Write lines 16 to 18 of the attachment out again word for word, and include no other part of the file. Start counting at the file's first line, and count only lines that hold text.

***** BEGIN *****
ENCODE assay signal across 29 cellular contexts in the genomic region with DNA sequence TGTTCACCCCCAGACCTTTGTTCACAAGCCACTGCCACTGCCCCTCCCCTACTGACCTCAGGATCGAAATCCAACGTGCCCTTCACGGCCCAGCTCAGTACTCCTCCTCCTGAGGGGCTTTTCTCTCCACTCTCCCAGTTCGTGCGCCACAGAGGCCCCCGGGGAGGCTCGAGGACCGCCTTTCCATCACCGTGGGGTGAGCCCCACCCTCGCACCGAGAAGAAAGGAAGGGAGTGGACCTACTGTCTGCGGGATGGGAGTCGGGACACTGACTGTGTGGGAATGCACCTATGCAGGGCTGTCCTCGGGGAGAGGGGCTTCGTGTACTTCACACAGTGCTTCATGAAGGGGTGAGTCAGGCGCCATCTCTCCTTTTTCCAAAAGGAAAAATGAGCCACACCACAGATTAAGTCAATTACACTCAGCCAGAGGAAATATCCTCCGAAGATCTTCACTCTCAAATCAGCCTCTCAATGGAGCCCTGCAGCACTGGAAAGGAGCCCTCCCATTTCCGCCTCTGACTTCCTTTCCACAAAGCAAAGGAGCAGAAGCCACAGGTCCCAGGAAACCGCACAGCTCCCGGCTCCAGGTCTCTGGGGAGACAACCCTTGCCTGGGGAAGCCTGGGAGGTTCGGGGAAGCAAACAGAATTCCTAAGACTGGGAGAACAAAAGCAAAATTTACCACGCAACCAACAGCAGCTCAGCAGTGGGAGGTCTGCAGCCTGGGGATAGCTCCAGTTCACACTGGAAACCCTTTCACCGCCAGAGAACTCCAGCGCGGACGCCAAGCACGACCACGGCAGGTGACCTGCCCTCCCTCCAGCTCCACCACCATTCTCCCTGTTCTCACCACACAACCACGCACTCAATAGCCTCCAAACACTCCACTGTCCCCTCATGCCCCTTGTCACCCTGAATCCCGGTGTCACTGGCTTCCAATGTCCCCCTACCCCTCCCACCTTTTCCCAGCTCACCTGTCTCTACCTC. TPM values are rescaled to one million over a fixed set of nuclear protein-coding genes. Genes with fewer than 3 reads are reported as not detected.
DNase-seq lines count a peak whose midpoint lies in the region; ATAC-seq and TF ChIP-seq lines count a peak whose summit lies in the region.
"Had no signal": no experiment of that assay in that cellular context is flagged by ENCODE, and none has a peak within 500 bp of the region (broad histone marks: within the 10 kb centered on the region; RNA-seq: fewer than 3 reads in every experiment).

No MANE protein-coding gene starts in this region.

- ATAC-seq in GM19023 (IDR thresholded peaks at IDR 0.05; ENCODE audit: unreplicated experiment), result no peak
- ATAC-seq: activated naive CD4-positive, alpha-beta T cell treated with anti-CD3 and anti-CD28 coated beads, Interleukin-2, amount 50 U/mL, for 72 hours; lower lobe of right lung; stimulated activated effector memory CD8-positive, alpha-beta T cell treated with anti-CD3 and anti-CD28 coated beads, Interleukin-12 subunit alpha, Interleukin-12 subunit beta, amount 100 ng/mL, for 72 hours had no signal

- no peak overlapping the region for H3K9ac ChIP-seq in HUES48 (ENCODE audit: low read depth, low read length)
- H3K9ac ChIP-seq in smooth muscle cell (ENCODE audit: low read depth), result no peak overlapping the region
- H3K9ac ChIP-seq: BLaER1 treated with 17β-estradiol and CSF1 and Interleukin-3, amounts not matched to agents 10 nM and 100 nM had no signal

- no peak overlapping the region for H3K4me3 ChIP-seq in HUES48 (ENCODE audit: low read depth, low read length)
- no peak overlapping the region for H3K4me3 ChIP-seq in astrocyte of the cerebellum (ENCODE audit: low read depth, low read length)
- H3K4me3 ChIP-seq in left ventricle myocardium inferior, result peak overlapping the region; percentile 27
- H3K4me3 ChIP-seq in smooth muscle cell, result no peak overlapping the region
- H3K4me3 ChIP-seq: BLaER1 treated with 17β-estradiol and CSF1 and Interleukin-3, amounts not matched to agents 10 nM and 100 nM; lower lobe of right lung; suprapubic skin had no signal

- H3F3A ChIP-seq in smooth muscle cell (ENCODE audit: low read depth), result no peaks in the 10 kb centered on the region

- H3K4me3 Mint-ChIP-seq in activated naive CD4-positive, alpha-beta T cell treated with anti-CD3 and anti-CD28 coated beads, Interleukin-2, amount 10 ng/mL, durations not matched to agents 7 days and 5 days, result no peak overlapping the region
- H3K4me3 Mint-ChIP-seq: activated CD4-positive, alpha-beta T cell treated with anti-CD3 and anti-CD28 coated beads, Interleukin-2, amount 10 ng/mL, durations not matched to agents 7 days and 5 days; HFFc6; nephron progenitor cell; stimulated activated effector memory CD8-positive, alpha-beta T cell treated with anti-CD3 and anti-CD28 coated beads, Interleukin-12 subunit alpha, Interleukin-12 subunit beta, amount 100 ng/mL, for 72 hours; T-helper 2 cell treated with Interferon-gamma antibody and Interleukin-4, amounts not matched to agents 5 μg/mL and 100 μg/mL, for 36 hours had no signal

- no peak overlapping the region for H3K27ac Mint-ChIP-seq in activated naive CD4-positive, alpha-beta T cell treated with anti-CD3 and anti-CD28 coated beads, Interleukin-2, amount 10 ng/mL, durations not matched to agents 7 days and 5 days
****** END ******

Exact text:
- H3K4me3 Mint-ChIP-seq in activated naive CD4-positive, alpha-beta T cell treated with anti-CD3 and anti-CD28 coated beads, Interleukin-2, amount 10 ng/mL, durations not matched to agents 7 days and 5 days, result no peak overlapping the region
- H3K4me3 Mint-ChIP-seq: activated CD4-positive, alpha-beta T cell treated with anti-CD3 and anti-CD28 coated beads, Interleukin-2, amount 10 ng/mL, durations not matched to agents 7 days and 5 days; HFFc6; nephron progenitor cell; stimulated activated effector memory CD8-positive, alpha-beta T cell treated with anti-CD3 and anti-CD28 coated beads, Interleukin-12 subunit alpha, Interleukin-12 subunit beta, amount 100 ng/mL, for 72 hours; T-helper 2 cell treated with Interferon-gamma antibody and Interleukin-4, amounts not matched to agents 5 μg/mL and 100 μg/mL, for 36 hours had no signal

- no peak overlapping the region for H3K27ac Mint-ChIP-seq in activated naive CD4-positive, alpha-beta T cell treated with anti-CD3 and anti-CD28 coated beads, Interleukin-2, amount 10 ng/mL, durations not matched to agents 7 days and 5 days